Saxophone Senior Recital


Justice Corpora photo

The Center for the Arts showcased the musical expertise of senior Music Education Major Marissa Mueller on May 7 at 7:30 p.m. in Brodbeck Concert Hall. 

Mueller performed with pianist Rob Shepherd and percussionist Jordan Larson-Sell on marimba, and played as part of the Le Reve Saxophone Quartet, part of the UW-Platteville Saxophone choir and as a soloist. 

Mueller graced the audience with an emerald green gown, a diamond headband and a large tenor saxophone. The first piece, “Diversion,” was played with piano accompanist Rob Shepherd. Mueller played light and airy as Shepherd played charming minor chords. Mueller’s saxophone answered the piano with full arpeggios that embodied anticipation. Mueller’s well-developed technique of air control allowed the saxophone to fade into the piano. 

Mueller showcased a large range of skills with distinct uses of pianissimo and crescendos, trills and swells which often helped sneak the saxophone back into the piece. 

During the solo moments, Mueller set a completely different mood. As “Diversion” slowed down, Mueller took advantage of creating an individual pace to fill the theater with varying dynamic arrangements. This created an easy transition into the next piece in which Mueller played as a soloist. 

In “Sonata in A Minor,” Mueller began the piece with a bellowing low note which was quickly replied to with higher-toned arpeggios. Mueller’s arpeggios fluctuated in both speed and volume. The piece’s diversity in tone transformed into dreadful and romantically complex.

Rob Shepherd accompanied Mueller on piano once more for “Sonata for Tenor Saxophone.” Mueller spritely played with sharp timing. The latter half of the piece had Mueller switch between octaves every other note with impressive speed and accuracy. 

The tone was developed by Mueller’s staccatos as they jutted into Shepherd’s melodic yet discordant piano chords. Mueller’s saxophone blended at pianissimo and swelled into a strong presence over the piano. Mueller delegated the piece’s tone with certainty as required by the demanding changes and dynamic transitions.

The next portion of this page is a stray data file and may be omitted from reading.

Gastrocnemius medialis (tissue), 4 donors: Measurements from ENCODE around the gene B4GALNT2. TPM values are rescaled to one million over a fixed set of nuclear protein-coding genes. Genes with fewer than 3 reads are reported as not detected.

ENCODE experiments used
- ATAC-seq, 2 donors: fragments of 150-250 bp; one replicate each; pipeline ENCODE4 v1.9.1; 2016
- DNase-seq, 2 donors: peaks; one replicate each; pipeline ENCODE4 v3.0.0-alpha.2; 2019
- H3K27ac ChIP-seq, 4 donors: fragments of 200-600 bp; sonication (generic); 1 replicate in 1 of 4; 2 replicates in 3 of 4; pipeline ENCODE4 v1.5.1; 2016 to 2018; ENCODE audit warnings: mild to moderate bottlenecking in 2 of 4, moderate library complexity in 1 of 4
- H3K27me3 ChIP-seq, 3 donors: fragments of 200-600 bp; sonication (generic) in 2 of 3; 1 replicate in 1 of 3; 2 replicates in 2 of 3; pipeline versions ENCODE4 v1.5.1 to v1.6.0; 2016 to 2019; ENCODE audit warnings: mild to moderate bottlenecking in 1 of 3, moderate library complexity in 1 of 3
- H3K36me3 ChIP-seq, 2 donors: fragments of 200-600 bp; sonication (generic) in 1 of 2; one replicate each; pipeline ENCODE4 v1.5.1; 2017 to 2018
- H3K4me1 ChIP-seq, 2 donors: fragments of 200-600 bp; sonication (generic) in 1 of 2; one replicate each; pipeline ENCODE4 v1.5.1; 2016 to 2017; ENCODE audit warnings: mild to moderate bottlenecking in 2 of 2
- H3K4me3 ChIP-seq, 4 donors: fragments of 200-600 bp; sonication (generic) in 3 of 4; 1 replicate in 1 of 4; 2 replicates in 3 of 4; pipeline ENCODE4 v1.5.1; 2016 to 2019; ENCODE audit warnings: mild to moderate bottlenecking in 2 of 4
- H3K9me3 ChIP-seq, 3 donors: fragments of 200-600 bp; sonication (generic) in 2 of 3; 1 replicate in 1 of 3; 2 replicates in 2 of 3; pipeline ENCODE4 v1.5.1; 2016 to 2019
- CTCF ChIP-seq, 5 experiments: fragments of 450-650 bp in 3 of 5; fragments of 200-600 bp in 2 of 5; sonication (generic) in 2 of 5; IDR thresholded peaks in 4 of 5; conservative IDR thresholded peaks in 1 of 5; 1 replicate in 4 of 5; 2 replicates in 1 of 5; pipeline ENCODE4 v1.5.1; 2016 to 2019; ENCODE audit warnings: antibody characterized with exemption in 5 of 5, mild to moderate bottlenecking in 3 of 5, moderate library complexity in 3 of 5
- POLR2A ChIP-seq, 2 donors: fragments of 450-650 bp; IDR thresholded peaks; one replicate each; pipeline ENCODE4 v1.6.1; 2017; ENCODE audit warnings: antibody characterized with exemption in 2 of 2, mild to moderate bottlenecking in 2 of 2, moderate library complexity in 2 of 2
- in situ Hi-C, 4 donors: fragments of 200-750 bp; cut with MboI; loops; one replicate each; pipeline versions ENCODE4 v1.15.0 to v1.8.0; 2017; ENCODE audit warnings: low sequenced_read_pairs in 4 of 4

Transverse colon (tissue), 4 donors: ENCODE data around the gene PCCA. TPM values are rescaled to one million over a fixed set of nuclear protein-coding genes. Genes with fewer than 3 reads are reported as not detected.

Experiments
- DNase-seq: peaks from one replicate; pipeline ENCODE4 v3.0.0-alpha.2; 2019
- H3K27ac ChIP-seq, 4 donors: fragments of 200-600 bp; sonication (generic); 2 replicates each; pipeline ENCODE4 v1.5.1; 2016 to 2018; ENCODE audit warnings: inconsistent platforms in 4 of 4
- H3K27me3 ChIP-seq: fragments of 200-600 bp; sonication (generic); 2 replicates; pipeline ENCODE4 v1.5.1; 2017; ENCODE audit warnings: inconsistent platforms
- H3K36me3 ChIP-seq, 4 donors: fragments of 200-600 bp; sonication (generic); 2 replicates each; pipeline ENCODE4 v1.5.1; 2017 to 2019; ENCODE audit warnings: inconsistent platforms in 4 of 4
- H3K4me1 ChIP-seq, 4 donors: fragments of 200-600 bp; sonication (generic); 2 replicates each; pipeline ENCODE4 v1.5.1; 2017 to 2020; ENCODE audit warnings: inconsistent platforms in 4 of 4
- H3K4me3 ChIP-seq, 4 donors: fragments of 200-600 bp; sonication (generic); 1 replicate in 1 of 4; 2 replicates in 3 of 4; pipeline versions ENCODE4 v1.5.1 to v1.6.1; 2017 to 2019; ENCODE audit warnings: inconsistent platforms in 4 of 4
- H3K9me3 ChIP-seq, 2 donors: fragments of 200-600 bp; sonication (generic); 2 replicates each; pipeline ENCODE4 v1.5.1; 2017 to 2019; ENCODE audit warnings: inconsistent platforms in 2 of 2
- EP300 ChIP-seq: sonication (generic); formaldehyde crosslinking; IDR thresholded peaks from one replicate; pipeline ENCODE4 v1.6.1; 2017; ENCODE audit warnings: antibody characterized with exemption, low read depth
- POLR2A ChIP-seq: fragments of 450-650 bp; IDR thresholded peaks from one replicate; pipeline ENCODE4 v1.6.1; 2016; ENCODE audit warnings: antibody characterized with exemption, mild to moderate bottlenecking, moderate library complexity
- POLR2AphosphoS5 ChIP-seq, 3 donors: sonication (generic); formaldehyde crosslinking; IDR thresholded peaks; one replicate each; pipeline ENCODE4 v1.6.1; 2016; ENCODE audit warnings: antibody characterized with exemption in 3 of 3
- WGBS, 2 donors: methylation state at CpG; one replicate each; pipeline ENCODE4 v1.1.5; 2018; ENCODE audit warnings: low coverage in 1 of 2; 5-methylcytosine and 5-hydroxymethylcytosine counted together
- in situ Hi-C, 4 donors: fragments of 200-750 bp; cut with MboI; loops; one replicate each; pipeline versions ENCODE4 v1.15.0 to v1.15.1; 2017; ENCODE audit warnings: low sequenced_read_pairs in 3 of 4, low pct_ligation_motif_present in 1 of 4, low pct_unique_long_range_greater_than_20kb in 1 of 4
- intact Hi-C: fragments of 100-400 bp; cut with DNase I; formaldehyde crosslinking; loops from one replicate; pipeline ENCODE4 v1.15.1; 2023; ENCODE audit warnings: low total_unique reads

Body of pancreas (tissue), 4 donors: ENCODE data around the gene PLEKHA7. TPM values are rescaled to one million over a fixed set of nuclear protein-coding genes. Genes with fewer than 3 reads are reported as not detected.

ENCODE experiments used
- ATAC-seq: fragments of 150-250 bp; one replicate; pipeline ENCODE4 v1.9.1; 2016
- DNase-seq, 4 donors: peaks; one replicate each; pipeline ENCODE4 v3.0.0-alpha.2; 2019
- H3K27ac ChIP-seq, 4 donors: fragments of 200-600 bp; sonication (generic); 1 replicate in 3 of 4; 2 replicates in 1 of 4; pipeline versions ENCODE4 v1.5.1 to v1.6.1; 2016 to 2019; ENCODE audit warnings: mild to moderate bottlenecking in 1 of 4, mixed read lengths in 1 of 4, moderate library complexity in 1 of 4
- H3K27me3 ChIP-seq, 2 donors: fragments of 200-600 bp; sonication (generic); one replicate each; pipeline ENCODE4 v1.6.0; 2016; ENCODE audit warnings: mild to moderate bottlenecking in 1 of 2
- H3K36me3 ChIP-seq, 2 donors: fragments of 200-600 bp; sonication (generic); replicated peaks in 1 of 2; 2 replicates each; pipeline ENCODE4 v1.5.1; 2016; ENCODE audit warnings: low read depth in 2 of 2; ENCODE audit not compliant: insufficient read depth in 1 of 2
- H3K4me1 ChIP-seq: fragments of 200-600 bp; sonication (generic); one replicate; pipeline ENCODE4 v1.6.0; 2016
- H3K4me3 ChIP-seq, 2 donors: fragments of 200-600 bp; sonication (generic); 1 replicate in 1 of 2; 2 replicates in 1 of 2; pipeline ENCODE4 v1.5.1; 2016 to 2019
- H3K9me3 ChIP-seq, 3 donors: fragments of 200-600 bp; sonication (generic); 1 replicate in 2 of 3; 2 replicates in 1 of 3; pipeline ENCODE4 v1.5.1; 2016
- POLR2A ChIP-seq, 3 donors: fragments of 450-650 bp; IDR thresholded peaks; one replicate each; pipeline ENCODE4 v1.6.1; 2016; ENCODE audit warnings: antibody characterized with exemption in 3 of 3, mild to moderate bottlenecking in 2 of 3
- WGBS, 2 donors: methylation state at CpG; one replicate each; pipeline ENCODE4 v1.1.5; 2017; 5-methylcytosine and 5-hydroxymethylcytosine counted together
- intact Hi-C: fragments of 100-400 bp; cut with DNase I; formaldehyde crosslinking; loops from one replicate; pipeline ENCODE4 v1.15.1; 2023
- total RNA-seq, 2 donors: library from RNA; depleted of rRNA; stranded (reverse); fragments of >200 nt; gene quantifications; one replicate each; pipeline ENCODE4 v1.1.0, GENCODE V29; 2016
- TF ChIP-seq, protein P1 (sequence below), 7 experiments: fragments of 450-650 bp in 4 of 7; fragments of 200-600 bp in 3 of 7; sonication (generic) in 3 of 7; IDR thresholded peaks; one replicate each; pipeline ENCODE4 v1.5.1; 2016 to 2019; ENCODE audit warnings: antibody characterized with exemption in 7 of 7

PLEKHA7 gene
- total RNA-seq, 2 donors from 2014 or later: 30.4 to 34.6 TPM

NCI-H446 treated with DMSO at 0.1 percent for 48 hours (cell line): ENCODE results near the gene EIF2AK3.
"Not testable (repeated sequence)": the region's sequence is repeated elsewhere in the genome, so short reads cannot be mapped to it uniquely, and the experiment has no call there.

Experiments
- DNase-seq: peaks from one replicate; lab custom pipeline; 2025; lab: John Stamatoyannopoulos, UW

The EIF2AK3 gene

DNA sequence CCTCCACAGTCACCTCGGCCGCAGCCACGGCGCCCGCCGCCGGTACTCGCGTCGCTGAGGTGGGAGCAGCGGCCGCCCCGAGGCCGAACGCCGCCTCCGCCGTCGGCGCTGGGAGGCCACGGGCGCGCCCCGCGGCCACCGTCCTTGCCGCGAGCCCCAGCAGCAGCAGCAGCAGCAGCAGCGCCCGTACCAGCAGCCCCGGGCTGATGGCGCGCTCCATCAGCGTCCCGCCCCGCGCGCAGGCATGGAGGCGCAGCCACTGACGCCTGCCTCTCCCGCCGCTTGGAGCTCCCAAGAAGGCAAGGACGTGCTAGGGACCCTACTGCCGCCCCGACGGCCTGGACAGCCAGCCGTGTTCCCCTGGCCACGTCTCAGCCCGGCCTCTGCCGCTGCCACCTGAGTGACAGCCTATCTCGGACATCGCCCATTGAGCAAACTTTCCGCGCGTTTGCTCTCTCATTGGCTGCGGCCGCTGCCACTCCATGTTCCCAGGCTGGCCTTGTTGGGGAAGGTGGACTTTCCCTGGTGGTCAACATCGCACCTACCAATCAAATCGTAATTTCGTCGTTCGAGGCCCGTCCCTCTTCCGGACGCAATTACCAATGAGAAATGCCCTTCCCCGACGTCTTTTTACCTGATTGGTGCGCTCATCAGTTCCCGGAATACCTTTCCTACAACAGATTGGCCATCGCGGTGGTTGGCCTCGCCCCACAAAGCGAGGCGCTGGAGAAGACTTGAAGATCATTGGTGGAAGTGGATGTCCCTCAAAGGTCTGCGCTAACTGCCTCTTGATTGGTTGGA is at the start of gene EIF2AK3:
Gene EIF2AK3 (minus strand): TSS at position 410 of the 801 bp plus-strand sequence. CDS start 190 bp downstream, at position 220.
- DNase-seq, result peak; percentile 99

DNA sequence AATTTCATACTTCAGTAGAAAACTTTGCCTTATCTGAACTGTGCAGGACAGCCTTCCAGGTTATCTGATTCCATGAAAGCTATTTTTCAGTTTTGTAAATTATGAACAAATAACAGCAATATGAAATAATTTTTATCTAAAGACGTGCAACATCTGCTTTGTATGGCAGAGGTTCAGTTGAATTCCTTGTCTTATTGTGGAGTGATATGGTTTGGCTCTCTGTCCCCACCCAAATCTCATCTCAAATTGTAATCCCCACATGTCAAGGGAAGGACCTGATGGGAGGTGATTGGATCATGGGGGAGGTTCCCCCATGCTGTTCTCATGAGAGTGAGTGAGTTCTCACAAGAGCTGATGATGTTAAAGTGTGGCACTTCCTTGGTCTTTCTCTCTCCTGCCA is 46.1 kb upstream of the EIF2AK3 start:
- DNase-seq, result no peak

In the second half of the concert, Mueller was accompanied by Jordan Larson-Sell, a second-year music education major, on marimba for “Escape: III. Cortex, IV. Escape.” Larson-Sell’s dashing black suit with an emerald-green tie accentuated Mueller’s emerald-green gown. 

Larson-Sell’s marimba harmonized quickly and repetitively played four-note chords, two notes on each hand. Mueller played arpeggios melodically alongside the consistently sustained marimba. 

Additionally, Mueller played as one-fourth of the Le Reve Saxophone Quartet, which was made up of a soprano saxophone, two alto saxophones and one larger style of saxophone. The range in distinctly different saxophones gave “Grave Et Presto” a diversified and well-layered quality. Each saxophonist’s individual part stood out from the others as they each sustained notes at different times. Then the quartet began playing lightly and quickly. 

Mueller played voluminous booming tones which struck the other saxophonists’ quieter notes with urgency. Mueller showcased quick repetitive arpeggios as the other three saxophonists played melodically alongside like accompanists. The Le Reve Saxophone Quartet performed with consistent accuracy and a well-balanced sound. 

After the quartet played, Director of Jazz Studies Allen Cordingley said, “The reason that quartet, that played so well, is even playing together is because Marissa wanted that group to be together. She got all the music. She scheduled the rehearsal and she does everything for everybody, and we’re going to be so proud whenever she goes out and does that for her students.” 

Cordingley directed the UW-Platteville Saxophone Choir for the final two pieces. Cordingley said “Three Images: II. Golden Hour” is a meditation on the image of the sun setting or rising. Cordingley encouraged the audience to think of loved ones lost, who might also see the golden hue with us. 

The piece began with separate groups of saxophonists coming in one after another, which created the most natural swell in sound. Then the saxophones transitioned into the next section at separate times with trills, alternating notes and arpeggios. The piece embodied glory, similar to the feeling of being human while watching the sunrise or sunset. 

Percussionists joined the UW-Platteville Saxophone Choir for the final piece, “Symphony No. 4: Finale.” The fanfare opened with a slam of the cymbal crash and bass drum. Arpeggios were joyous and energetic. The ringing of a delicate triangle transitioned the piece into its romantic section when larger saxophones swelled and played heavy staccatos. The smaller saxophones played light staccatos until the abrupt and final chord. 

Cordingley reflected on Mueller’s years of practice and said, “I can’t believe it’s already been ten years. She’s playing her senior recital, and I think I’ve learned as much from her as hopefully she’s learned from me.”